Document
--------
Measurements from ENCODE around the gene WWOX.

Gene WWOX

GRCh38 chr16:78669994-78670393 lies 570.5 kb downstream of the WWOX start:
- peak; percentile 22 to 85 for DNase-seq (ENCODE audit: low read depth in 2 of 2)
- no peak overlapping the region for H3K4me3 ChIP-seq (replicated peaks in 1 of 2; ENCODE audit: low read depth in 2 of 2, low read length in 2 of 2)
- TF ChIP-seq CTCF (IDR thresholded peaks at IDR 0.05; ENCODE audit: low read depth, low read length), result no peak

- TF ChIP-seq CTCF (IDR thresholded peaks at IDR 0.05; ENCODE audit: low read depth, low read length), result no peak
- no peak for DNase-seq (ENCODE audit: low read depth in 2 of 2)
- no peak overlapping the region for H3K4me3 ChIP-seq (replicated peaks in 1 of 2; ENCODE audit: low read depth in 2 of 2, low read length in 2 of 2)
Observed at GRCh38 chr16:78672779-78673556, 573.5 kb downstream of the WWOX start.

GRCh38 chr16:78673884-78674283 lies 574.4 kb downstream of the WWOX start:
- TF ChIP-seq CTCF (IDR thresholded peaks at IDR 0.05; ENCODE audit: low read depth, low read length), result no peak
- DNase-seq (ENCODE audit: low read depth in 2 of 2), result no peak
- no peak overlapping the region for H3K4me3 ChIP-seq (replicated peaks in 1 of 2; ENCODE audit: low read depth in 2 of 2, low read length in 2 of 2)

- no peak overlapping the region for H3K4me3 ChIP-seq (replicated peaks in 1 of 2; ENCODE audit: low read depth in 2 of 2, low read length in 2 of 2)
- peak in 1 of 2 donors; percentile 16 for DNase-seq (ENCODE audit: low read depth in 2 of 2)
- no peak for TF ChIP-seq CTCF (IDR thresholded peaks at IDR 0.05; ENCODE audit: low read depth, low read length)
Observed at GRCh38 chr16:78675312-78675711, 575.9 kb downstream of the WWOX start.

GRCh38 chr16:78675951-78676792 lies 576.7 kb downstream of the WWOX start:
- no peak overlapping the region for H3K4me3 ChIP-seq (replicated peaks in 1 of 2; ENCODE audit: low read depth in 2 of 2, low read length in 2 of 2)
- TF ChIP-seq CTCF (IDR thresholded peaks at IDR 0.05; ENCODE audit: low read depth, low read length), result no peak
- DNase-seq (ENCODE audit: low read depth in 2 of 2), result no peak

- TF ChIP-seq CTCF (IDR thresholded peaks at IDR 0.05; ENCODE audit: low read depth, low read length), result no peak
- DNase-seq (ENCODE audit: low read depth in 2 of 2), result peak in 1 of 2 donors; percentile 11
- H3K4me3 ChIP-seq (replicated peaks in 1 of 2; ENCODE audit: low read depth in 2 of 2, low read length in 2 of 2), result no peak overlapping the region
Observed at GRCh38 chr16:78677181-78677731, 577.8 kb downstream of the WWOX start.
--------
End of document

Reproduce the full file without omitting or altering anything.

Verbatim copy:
Measurements from ENCODE around the gene WWOX.

Gene WWOX

GRCh38 chr16:78669994-78670393 lies 570.5 kb downstream of the WWOX start:
- peak; percentile 22 to 85 for DNase-seq (ENCODE audit: low read depth in 2 of 2)
- no peak overlapping the region for H3K4me3 ChIP-seq (replicated peaks in 1 of 2; ENCODE audit: low read depth in 2 of 2, low read length in 2 of 2)
- TF ChIP-seq CTCF (IDR thresholded peaks at IDR 0.05; ENCODE audit: low read depth, low read length), result no peak

- TF ChIP-seq CTCF (IDR thresholded peaks at IDR 0.05; ENCODE audit: low read depth, low read length), result no peak
- no peak for DNase-seq (ENCODE audit: low read depth in 2 of 2)
- no peak overlapping the region for H3K4me3 ChIP-seq (replicated peaks in 1 of 2; ENCODE audit: low read depth in 2 of 2, low read length in 2 of 2)
Observed at GRCh38 chr16:78672779-78673556, 573.5 kb downstream of the WWOX start.

GRCh38 chr16:78673884-78674283 lies 574.4 kb downstream of the WWOX start:
- TF ChIP-seq CTCF (IDR thresholded peaks at IDR 0.05; ENCODE audit: low read depth, low read length), result no peak
- DNase-seq (ENCODE audit: low read depth in 2 of 2), result no peak
- no peak overlapping the region for H3K4me3 ChIP-seq (replicated peaks in 1 of 2; ENCODE audit: low read depth in 2 of 2, low read length in 2 of 2)

- no peak overlapping the region for H3K4me3 ChIP-seq (replicated peaks in 1 of 2; ENCODE audit: low read depth in 2 of 2, low read length in 2 of 2)
- peak in 1 of 2 donors; percentile 16 for DNase-seq (ENCODE audit: low read depth in 2 of 2)
- no peak for TF ChIP-seq CTCF (IDR thresholded peaks at IDR 0.05; ENCODE audit: low read depth, low read length)
Observed at GRCh38 chr16:78675312-78675711, 575.9 kb downstream of the WWOX start.

GRCh38 chr16:78675951-78676792 lies 576.7 kb downstream of the WWOX start:
- no peak overlapping the region for H3K4me3 ChIP-seq (replicated peaks in 1 of 2; ENCODE audit: low read depth in 2 of 2, low read length in 2 of 2)
- TF ChIP-seq CTCF (IDR thresholded peaks at IDR 0.05; ENCODE audit: low read depth, low read length), result no peak
- DNase-seq (ENCODE audit: low read depth in 2 of 2), result no peak

- TF ChIP-seq CTCF (IDR thresholded peaks at IDR 0.05; ENCODE audit: low read depth, low read length), result no peak
- DNase-seq (ENCODE audit: low read depth in 2 of 2), result peak in 1 of 2 donors; percentile 11
- H3K4me3 ChIP-seq (replicated peaks in 1 of 2; ENCODE audit: low read depth in 2 of 2, low read length in 2 of 2), result no peak overlapping the region
Observed at GRCh38 chr16:78677181-78677731, 577.8 kb downstream of the WWOX start.